10. Sylvie’s Love
I legitimately didn’t even know of the existence of this film until days before it came out on Amazon prime. Eugene Ashe directs kind of a Barry Jenkins lite type movie. It still sings. Tessa Thompson is a tremendous lead character as she controls the action and has so much of her own agency. Nnamdi Asomugha, who was in the NFL for 11 years, plays Thompson’s love interest and a struggling musician. It would be easy for a movie like this to focus on the problems Black people have experienced in this country. This film manages to focus on the opportunities these characters have and still manages to feel realistic. The racist overtones are kept to the background with a few choice pieces of dialogue. This is a really underrated movie that I hope gets its dues simply for being so widely available and being promoted by Amazon. I hope Tessa Thompson has a chance to produce more movies like this. This was a great romantic drama.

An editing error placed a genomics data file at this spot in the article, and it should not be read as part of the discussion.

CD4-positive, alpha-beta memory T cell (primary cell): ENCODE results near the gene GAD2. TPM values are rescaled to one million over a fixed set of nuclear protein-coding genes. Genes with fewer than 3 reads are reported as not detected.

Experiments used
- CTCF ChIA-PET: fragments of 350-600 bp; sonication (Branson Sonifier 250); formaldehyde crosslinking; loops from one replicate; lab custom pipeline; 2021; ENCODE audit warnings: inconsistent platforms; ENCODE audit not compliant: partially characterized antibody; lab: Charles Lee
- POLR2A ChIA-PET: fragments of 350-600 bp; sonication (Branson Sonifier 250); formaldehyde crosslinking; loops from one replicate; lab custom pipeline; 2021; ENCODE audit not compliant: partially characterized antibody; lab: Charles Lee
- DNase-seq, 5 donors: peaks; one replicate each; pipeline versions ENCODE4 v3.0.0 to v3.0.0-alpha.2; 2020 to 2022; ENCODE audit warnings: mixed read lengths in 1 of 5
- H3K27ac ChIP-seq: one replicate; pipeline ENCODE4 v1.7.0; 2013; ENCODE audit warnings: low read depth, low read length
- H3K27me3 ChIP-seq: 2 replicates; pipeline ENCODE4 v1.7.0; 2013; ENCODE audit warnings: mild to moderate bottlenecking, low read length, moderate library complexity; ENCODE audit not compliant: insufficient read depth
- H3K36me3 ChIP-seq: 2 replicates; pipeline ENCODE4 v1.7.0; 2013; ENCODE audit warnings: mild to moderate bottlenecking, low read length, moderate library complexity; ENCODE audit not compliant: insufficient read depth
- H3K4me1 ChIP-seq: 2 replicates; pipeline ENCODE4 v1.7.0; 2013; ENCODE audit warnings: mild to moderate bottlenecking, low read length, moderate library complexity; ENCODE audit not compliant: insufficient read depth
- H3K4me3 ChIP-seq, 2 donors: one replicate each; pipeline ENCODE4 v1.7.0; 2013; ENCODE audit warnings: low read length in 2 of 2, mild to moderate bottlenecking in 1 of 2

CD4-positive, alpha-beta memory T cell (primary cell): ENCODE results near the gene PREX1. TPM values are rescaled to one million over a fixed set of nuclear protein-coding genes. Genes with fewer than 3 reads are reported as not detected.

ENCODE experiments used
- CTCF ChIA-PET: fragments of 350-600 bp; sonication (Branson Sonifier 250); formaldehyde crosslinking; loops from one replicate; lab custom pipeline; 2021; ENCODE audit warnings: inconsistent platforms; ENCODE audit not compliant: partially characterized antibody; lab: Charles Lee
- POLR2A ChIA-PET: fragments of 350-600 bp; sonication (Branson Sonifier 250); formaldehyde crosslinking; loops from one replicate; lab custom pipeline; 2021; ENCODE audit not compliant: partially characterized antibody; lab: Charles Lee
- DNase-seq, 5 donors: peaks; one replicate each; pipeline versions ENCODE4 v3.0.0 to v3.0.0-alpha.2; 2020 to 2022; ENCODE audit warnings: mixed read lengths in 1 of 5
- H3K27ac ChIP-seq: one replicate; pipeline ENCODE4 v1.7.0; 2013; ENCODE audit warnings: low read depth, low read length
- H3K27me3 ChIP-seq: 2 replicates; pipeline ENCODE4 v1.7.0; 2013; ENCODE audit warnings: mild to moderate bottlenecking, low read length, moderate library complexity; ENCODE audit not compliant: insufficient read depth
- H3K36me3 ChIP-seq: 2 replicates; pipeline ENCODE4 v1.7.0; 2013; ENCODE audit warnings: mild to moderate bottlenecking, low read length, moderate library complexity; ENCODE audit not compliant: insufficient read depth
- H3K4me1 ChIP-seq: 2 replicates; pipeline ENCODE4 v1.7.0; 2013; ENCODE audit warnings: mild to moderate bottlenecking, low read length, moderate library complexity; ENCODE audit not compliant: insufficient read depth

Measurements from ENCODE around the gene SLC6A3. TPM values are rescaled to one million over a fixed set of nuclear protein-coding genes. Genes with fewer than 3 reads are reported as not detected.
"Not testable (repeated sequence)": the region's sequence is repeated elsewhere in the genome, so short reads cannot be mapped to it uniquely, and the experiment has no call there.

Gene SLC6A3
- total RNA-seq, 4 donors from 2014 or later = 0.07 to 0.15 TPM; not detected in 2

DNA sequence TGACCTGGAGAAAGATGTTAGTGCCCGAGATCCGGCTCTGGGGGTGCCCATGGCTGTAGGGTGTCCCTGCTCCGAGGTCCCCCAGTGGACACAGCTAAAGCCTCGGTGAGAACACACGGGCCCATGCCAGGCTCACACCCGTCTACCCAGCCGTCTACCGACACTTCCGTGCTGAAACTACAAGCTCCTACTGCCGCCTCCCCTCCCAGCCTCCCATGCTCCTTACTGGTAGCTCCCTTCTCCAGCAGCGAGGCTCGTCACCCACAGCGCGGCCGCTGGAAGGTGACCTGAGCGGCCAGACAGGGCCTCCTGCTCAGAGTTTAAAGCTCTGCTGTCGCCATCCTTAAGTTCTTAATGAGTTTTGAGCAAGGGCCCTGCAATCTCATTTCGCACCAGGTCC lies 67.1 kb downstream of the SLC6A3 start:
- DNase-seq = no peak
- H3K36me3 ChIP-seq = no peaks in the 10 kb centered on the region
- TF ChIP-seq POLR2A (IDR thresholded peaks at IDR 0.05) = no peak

9. The Invisible Man
Elizabeth Moss is the lead, and it’s really a showcase for her acting skills and the trauma going on throughout the movie. The legacy of The Invisible Man will be as the last big movie before the pandemic changed our moviegoing lives forever. Blumhouse has changed the way horror movies get made and has created a model for success. Even though they have low budgets, a lot of the films have been high quality, and this is no exception. Unfortunately, if Toni Collette nor Florence Pugh weren’t going to get awards recognition, I can’t see Moss getting it either. This is an excellent Moss showcase and a great metaphor for gaslighting and mental illness (even if the ending doesn’t totally work).
8. Miss Juneteenth
Nicole Beharie has been in a number of television shows, but this movie is a showcase for her as a performer. She plays a former beauty queen (the aforementioned Miss Juneteenth) who is now guiding her uninterested daughter through the competition. This is a complicated movie that actually focused on a leading woman of color, something that is still all too rare. Beharie shines here, but all of the actors, most of whom are not household names, excel too.